Andrew Sobol draws on his graphic design career to prepare students for this thriving industry.
When Andrew Sobol was busy working as the creative director of an independent film studio, he always carved out time to teach, as his outlet from the corporate world.
After a decade as a professional designer, he changed careers, joining Elmhurst College in 2017 as an assistant professor of graphic design while taking on freelance projects part-time.
A big part of being an effective, impactful teacher has meant staying plugged in to his rapidly evolving profession, Sobol says. He can keep current with industry trends, and knows what prospective employers will be looking for in his students.
In the Classroom
Sobol teaches nearly all of Elmhurst’s graphic design curriculum, from the introductory courses to the portfolio and capstone courses that help seniors showcase their work. He has been responding to the demand in the job market by increasing his emphasis on interactive design.
“Websites, mobile apps, all the way down to the watches we’re wearing—students use them every day, but if they have to design them, it’s almost like having to learn a new language,” he says. “We have to get down to the nitty-gritty and examine how things work as well as how they look—the things that as users we take for granted.
“All the agencies and studios are looking for someone who can do traditional print design but also interactive design,” he adds. “The industry is thriving and creative people are needed.”
To prepare his students, Sobol makes sure his classroom provides a safe, collaborative environment where students “can cultivate their ideas, and where everyone’s opinions are valued.”
One of his favorite parts of teaching is brainstorming with students to flesh out their ideas or come up with new ones on the spot.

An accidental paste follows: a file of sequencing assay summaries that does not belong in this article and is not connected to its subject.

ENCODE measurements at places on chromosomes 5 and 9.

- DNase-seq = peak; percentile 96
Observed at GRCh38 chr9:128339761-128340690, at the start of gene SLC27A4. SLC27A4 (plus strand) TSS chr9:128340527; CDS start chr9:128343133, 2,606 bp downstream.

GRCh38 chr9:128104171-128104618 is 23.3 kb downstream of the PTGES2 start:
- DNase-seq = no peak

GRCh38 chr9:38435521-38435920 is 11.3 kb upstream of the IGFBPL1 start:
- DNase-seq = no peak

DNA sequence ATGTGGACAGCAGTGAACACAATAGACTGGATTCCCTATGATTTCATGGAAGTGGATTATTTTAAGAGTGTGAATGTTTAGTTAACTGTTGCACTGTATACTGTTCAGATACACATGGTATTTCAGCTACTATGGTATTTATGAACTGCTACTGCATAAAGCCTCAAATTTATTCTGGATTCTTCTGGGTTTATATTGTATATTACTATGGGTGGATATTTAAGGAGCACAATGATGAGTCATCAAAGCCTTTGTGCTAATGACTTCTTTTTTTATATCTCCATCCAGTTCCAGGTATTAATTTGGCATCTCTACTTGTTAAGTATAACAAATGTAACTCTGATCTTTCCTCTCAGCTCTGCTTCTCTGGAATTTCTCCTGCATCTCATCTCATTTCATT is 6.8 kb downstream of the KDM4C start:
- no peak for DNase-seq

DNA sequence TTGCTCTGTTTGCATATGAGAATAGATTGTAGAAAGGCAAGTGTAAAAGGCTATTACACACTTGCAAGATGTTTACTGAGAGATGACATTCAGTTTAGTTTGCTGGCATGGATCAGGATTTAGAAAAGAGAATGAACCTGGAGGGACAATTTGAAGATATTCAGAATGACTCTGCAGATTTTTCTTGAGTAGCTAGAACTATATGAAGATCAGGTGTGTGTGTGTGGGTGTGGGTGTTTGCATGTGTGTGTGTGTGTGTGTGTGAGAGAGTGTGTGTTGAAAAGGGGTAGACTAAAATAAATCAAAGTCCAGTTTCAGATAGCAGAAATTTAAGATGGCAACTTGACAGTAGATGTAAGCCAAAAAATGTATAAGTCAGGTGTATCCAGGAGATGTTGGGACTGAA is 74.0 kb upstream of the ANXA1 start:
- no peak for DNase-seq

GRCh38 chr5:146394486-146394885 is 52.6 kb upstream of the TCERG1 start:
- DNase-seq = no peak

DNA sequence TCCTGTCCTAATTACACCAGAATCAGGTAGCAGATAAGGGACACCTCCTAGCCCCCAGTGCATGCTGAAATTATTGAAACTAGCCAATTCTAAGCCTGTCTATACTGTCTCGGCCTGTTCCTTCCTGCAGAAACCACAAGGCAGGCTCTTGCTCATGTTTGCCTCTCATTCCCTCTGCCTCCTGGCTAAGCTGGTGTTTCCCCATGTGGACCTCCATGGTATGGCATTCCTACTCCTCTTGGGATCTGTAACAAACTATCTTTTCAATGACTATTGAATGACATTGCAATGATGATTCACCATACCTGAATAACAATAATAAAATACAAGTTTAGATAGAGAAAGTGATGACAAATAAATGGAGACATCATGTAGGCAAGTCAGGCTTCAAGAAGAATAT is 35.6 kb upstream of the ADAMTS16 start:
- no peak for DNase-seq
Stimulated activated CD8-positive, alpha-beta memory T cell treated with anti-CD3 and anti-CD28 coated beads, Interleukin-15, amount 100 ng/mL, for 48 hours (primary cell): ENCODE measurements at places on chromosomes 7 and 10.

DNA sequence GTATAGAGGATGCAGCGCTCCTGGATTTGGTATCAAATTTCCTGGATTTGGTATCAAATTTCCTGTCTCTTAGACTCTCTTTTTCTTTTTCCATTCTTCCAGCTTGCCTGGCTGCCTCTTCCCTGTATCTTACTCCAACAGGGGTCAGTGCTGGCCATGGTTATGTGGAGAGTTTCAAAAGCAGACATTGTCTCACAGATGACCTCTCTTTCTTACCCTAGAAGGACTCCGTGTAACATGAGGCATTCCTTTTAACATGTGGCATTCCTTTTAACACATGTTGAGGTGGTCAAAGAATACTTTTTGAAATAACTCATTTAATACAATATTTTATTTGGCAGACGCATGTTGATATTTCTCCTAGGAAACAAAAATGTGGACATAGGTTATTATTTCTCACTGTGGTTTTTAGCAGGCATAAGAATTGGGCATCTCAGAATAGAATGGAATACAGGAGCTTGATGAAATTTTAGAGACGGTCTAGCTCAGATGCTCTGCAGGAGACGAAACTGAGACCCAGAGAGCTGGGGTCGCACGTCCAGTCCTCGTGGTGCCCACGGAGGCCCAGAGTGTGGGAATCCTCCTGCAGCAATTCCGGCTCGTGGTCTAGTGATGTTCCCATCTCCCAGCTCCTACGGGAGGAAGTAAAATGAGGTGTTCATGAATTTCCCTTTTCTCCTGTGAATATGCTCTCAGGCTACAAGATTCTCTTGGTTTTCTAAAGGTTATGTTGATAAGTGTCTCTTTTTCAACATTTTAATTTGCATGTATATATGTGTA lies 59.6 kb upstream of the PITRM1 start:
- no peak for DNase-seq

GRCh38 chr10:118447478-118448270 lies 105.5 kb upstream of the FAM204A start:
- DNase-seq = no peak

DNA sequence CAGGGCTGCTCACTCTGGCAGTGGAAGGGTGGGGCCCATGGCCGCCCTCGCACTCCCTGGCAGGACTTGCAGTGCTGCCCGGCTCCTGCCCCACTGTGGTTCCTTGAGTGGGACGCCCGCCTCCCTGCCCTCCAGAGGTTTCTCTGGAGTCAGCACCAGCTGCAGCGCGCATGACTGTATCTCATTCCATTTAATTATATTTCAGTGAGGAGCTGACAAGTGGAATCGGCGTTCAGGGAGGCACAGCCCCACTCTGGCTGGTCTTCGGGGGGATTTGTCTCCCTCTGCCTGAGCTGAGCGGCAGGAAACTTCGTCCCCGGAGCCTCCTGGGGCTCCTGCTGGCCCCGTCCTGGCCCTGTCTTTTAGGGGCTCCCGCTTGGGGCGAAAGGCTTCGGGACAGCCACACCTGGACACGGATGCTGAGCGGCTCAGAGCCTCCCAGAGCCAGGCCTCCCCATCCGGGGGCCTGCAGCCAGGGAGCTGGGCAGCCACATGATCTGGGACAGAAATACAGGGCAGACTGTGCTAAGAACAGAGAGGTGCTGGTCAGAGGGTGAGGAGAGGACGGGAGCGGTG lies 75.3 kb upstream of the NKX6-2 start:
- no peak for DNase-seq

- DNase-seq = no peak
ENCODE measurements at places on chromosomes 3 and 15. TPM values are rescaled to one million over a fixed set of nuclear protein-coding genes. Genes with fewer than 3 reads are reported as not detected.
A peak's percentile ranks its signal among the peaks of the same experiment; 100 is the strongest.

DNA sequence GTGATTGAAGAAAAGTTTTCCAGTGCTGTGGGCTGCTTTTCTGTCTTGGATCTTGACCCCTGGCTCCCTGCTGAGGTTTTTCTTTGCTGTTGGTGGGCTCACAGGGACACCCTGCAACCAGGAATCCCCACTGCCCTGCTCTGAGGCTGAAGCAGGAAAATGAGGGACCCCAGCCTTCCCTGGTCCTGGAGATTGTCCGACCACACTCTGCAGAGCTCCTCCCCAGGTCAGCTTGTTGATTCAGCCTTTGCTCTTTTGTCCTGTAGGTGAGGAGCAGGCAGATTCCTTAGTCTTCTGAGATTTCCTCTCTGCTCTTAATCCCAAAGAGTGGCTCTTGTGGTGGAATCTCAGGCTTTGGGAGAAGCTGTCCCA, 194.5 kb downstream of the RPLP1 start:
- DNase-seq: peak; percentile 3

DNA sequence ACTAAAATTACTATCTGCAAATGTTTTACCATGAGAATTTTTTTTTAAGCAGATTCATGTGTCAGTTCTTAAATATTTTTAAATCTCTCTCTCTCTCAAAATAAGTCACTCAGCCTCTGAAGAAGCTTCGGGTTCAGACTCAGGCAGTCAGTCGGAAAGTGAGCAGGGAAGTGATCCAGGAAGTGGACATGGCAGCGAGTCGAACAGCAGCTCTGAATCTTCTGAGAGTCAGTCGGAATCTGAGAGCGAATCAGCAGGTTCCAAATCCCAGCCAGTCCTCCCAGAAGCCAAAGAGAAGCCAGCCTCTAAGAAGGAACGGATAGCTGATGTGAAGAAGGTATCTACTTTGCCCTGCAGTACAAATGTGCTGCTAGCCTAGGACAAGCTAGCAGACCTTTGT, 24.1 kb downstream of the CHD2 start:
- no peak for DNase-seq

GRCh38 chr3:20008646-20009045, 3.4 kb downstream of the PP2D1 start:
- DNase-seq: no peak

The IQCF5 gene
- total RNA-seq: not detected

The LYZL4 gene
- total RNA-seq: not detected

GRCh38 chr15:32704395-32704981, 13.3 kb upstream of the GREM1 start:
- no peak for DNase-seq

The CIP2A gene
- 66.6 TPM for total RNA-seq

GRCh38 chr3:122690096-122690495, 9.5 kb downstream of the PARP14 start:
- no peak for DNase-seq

“There’s nothing like having a class of 10 to 20 people, and everybody has a different idea to present. Sometimes they can get stuck, so what can we do to get them over that hump?” he says. “Or when they’re creating something and are striving for it but for some reason just can’t see it yet—what can we do to get them to see?”
As much as Sobol enjoys working with students in the classroom, he’s just as excited for the day they graduate and get to try out their ideas and skills in the field.
He knows that, as well-prepared as they are, they’ll continue to learn. It’s one of the many requirements—and joys—of the job.
“With the technology changing all the time, you will always be learning new things. Always. That continuing education is just a matter of survival in the industry,” he says. “And if you’re a graphic designer who gets to work with a variety of clients, you’ll need to learn about their businesses. You build up such a wealth of knowledge, and it’s a never-ending, really exciting process.”
And after the energy and long hours spent on a project—“where you go to sleep thinking about it and wake up thinking about it, maybe even daydream about it”—one of the greatest sources of gratification for a designer comes when it’s finished.
“You can see your product in the wild—what you created is in the store, or you can see people using the app you designed. It’s tremendously rewarding in that way.”